The Social Theory of Anti-Liberalism
Political liberals tend to dismiss John Gray as an intellectual gadfly who never holds a position long enough to become a target for serious and sustained critical examination. He has apparently, taken up and subsequently abandoned Millian, Hayekian Oakeshottian variants of political theory; he is now currently working through an ambiguous relationship with Isaiah Berlin, as he also flirts with Heideggerian antihumanism and an increasingly radical version of Green political thought. Such an interpretation, which I have myself endorsed in the past (Kelly 2000: 225-241), is both uncharitable and mistaken, for beneath Gray’s intellectual agility in moving from one theory or guru to the next, there is a surprising consistency of purpose.1 It would be a mistake to describe this consistency as an unfolding theory, for the underlying vision animating Gray’s work is an anti-theoretical one, but there is nevertheless such a vision. This vision has become increasingly clear in his most recent work and might be described as a combination of scepticism and pessimism, or to follow up a quasi-theological metaphor from one of his most recent books, it might be described as a secular Augustinianism (Gray 2004: 127). Basically this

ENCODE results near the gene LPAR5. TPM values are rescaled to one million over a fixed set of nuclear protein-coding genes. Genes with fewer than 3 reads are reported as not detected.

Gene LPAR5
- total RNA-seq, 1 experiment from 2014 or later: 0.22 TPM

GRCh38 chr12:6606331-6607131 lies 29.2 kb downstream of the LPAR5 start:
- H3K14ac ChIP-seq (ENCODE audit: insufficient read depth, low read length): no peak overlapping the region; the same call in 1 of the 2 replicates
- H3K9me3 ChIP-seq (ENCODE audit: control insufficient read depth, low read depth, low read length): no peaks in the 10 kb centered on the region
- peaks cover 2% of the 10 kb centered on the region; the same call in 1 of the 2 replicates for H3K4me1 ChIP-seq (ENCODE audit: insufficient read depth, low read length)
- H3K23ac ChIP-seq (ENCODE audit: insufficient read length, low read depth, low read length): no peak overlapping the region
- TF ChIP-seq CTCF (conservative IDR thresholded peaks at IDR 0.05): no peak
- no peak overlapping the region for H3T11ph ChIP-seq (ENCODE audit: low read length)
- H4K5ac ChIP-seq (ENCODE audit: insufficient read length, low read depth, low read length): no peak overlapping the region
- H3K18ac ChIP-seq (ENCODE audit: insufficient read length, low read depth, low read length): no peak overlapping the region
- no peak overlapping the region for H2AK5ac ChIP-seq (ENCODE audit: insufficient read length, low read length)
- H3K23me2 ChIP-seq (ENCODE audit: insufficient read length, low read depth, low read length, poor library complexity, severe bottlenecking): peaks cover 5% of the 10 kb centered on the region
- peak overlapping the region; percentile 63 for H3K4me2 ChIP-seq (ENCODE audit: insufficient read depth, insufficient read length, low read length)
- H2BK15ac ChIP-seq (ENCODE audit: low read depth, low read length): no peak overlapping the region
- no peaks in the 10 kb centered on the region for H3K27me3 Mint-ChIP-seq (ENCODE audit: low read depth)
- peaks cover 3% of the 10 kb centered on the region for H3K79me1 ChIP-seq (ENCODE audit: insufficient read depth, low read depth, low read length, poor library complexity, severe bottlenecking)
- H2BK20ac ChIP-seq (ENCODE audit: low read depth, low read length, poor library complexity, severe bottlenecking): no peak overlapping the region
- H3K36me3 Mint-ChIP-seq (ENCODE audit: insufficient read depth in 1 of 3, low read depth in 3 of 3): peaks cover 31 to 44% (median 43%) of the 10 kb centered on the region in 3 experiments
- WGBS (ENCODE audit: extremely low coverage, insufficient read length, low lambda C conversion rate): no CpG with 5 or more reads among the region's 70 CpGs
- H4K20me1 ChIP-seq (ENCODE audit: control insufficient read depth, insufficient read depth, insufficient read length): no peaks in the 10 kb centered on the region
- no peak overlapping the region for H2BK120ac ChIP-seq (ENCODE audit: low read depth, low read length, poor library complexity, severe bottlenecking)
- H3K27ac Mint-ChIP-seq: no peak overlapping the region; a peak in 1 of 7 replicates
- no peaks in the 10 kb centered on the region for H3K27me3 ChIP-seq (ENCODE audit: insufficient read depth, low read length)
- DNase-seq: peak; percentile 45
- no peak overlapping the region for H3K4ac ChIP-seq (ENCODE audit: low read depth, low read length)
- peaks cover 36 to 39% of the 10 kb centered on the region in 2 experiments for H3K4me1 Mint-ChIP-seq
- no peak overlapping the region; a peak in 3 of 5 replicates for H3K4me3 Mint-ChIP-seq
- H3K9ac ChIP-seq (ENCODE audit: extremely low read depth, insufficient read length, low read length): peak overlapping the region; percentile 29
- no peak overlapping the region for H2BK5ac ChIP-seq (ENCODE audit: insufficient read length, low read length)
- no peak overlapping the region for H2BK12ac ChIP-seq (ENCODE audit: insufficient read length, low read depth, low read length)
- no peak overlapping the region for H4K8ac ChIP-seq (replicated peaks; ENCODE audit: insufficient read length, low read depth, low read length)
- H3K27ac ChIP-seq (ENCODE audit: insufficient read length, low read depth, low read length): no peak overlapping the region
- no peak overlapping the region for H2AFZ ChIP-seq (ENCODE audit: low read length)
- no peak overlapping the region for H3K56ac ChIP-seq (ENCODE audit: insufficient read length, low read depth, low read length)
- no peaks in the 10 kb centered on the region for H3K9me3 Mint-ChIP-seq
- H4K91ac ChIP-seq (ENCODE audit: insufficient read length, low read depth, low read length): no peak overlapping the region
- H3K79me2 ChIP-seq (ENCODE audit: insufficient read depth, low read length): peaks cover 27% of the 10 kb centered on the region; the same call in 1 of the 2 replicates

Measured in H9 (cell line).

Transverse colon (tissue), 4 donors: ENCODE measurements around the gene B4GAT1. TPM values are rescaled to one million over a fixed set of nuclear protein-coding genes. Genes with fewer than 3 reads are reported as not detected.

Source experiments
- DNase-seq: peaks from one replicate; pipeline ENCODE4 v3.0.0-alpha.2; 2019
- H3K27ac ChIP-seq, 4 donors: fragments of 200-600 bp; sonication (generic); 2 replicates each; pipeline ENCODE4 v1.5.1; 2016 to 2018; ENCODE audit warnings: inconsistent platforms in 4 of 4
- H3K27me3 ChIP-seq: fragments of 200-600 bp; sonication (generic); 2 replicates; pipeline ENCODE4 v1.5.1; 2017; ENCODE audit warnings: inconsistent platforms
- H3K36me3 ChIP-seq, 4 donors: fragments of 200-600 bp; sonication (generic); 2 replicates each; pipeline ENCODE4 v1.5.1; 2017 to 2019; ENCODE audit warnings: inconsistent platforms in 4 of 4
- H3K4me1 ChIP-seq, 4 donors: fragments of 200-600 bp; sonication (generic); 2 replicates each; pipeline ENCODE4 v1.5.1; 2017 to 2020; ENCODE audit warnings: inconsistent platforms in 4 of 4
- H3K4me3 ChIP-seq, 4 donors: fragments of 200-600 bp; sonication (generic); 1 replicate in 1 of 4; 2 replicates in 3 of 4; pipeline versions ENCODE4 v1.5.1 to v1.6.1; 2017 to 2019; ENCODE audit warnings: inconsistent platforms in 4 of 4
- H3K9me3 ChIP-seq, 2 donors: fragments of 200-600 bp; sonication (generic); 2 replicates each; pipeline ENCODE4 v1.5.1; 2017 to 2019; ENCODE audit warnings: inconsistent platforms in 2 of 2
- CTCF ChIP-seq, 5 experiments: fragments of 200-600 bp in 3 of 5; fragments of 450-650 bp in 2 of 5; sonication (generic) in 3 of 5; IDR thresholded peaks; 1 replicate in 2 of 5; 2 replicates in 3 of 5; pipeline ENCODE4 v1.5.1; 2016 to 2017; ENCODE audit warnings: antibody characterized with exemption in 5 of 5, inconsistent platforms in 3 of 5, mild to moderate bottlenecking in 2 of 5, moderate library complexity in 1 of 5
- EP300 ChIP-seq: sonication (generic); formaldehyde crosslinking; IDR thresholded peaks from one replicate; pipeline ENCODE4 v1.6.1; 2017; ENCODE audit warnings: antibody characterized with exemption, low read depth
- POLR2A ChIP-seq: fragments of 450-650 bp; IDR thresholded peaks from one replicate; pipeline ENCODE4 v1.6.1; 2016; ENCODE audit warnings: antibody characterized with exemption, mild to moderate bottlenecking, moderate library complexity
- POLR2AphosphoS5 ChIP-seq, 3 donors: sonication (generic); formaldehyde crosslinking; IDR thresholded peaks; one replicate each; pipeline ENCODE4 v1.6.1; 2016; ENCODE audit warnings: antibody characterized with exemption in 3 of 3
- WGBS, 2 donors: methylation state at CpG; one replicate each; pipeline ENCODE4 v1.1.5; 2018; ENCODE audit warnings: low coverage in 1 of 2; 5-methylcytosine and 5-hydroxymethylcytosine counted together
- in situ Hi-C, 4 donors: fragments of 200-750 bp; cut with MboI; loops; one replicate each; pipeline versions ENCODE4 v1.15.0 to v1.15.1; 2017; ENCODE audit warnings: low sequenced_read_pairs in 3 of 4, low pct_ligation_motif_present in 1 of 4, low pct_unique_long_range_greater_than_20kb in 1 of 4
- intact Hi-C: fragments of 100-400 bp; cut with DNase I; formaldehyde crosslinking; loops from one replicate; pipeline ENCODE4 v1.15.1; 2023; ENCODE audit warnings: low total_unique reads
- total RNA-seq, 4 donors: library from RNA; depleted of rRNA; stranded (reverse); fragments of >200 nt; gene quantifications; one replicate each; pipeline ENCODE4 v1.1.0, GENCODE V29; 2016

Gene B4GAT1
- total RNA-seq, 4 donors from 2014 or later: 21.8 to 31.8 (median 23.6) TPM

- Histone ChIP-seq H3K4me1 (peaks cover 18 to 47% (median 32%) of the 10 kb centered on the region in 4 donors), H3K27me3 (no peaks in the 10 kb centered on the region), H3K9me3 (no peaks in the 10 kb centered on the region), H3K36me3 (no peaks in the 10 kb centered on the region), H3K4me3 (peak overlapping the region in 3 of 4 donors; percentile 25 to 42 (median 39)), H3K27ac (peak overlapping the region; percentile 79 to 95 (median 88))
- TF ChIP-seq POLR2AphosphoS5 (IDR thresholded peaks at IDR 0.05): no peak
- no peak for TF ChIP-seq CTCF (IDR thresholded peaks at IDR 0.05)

view recognises the ineradicability of conflict and violence as central to the human condition. Unlike the Augustianian doctrine of the fall, there is for Gray no corresponding doctrine of redemption, hence Gray’s pessimism. This is an agonistic vision of politics.